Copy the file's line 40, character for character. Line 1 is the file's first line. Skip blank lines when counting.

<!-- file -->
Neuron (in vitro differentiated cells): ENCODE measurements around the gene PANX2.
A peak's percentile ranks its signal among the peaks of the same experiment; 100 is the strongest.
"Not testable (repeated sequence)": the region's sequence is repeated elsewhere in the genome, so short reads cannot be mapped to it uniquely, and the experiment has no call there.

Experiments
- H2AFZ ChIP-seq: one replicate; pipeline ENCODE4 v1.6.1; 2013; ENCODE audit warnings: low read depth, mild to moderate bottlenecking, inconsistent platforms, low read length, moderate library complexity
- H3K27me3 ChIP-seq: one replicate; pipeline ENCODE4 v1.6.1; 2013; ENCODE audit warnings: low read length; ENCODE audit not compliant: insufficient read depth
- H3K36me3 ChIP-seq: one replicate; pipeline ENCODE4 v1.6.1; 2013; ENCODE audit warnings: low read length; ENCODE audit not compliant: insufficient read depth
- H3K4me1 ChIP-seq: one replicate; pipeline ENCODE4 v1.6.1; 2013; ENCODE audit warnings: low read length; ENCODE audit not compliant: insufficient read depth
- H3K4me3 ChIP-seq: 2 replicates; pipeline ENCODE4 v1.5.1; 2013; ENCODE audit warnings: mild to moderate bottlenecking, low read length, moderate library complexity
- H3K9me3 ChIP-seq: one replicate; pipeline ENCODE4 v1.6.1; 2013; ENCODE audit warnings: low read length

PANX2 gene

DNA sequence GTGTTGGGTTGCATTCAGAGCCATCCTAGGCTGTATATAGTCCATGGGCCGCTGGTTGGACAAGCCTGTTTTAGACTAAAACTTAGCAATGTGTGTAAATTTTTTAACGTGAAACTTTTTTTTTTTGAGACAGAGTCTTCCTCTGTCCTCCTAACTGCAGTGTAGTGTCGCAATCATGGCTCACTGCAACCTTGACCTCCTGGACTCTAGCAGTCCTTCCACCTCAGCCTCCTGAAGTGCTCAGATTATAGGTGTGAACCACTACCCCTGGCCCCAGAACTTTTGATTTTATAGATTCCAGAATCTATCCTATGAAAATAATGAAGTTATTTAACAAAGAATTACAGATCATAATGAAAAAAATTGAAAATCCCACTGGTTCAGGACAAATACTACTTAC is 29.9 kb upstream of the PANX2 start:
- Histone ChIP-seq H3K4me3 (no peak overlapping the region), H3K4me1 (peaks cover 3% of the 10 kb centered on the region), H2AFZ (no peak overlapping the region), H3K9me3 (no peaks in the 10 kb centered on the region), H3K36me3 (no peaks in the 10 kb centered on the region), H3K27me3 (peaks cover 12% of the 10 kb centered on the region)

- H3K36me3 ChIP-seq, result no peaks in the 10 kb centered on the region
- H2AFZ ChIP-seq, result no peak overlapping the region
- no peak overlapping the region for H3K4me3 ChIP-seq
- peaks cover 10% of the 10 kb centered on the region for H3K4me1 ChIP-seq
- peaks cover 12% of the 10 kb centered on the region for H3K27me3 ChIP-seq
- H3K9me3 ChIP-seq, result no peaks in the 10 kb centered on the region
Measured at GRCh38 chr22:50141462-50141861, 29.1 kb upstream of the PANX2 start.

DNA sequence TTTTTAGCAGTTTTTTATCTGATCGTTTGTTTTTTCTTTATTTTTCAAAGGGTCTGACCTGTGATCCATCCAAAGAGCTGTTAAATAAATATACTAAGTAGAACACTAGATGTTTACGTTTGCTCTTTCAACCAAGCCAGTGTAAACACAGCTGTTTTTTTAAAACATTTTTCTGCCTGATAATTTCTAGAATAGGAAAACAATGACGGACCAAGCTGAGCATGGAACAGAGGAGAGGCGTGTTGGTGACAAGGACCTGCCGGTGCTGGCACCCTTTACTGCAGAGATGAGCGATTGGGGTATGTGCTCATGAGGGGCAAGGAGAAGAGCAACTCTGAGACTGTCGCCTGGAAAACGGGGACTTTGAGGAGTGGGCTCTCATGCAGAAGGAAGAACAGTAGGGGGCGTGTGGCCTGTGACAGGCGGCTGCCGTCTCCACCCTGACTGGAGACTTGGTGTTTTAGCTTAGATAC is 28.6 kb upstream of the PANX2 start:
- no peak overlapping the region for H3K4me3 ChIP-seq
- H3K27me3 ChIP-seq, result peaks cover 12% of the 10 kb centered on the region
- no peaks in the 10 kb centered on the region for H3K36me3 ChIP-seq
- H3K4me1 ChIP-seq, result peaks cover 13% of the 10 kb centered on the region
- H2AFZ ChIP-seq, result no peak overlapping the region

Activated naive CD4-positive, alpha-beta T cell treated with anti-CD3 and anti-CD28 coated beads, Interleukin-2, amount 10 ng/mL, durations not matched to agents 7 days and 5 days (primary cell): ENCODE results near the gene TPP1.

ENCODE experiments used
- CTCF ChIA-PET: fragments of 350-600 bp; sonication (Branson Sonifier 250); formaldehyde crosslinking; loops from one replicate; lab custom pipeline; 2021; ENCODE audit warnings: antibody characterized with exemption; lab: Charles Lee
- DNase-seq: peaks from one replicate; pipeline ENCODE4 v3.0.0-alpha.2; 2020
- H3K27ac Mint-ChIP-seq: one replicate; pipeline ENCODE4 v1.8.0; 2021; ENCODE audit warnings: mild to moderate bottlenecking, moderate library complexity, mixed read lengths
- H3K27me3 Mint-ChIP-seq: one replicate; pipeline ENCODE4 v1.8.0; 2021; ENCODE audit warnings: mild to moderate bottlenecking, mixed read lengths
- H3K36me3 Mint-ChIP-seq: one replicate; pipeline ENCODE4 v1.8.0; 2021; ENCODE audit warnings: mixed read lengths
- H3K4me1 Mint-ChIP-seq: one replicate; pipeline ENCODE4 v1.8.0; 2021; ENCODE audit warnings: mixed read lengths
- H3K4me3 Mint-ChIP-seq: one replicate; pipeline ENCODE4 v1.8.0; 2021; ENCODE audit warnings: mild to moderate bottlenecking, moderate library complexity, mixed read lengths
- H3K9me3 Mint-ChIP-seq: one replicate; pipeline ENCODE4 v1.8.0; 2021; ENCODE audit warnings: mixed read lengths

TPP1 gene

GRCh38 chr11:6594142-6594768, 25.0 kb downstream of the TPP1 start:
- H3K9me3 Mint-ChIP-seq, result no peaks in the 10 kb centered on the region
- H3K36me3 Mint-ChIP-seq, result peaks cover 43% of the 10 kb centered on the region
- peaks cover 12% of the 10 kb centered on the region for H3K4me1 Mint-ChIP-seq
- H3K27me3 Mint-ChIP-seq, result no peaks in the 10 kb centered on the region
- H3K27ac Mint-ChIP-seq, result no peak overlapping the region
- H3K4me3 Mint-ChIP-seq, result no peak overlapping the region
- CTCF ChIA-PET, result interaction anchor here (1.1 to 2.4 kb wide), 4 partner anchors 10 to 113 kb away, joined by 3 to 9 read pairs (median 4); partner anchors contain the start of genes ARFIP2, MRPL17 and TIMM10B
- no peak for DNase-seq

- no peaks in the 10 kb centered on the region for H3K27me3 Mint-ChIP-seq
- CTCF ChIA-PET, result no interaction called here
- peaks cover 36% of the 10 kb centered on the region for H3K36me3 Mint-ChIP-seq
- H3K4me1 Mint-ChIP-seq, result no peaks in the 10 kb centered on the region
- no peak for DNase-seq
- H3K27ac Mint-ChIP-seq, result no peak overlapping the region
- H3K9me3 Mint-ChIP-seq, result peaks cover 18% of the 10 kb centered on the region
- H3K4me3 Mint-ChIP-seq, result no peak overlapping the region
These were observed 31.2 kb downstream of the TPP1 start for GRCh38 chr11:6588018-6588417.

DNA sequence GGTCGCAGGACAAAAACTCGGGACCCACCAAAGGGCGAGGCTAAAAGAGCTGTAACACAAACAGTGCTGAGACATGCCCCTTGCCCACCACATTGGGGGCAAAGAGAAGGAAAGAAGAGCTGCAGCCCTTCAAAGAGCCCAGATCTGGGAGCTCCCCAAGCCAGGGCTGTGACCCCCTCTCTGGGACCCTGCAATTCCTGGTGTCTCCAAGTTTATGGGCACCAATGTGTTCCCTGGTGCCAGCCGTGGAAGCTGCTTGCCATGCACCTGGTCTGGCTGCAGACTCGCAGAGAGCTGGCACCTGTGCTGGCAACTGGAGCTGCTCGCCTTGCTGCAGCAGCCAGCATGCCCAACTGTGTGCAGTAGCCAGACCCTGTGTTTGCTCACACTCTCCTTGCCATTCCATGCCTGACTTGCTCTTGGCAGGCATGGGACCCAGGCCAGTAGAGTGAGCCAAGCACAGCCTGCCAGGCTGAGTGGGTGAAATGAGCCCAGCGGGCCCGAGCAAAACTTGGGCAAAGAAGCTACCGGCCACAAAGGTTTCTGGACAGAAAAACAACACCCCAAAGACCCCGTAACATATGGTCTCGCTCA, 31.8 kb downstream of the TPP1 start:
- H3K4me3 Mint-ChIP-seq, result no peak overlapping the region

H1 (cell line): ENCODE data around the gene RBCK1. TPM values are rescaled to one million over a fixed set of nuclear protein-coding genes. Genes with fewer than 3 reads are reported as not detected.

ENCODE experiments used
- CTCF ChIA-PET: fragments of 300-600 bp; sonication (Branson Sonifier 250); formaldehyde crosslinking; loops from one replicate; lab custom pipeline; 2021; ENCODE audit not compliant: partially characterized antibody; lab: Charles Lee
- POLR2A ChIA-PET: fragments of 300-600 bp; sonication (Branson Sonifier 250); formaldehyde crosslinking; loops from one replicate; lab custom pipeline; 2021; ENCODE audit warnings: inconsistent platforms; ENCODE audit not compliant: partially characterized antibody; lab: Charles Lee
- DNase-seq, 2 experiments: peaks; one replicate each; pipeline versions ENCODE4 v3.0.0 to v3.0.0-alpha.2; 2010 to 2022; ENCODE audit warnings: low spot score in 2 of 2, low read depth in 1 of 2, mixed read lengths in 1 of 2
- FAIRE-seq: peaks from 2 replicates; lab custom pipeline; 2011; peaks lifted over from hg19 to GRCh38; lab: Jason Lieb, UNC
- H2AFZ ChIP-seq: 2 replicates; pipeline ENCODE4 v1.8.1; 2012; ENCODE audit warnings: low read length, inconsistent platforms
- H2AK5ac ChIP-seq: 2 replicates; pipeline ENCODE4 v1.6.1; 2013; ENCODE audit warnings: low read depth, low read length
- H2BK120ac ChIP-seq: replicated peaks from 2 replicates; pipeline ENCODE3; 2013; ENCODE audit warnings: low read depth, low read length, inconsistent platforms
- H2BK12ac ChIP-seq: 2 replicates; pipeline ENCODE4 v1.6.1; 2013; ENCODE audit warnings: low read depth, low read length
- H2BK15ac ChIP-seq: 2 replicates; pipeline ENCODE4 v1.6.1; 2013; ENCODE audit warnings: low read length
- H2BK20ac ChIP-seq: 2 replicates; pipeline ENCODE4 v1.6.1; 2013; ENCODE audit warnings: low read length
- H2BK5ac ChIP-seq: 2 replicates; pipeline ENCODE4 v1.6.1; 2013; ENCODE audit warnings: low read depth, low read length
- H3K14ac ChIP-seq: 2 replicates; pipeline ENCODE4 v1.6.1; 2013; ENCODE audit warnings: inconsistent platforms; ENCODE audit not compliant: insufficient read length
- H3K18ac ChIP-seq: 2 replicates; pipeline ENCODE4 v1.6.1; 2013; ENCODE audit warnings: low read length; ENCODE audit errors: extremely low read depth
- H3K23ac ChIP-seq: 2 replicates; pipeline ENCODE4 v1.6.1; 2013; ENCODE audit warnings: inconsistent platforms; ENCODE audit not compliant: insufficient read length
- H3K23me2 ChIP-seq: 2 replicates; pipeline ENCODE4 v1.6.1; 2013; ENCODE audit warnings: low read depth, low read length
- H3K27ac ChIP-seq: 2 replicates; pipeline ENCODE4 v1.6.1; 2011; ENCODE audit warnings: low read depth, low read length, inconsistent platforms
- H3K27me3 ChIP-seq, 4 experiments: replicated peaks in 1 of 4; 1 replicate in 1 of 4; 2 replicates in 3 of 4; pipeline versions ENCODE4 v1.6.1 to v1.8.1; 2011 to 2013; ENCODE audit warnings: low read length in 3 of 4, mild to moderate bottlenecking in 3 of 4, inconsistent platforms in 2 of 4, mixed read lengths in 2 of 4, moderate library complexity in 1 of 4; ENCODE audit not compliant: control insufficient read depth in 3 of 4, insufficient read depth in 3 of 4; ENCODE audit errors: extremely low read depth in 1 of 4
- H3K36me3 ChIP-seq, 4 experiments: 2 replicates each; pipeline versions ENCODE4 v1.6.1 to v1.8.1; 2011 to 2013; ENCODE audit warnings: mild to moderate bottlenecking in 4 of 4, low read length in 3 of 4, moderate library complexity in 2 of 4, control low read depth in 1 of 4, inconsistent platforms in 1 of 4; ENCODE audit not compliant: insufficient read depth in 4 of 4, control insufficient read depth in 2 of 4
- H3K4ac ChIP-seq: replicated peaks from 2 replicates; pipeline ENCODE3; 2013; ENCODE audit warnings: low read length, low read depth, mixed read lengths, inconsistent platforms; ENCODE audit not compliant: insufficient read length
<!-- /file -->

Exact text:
- H3K36me3 Mint-ChIP-seq, result peaks cover 43% of the 10 kb centered on the region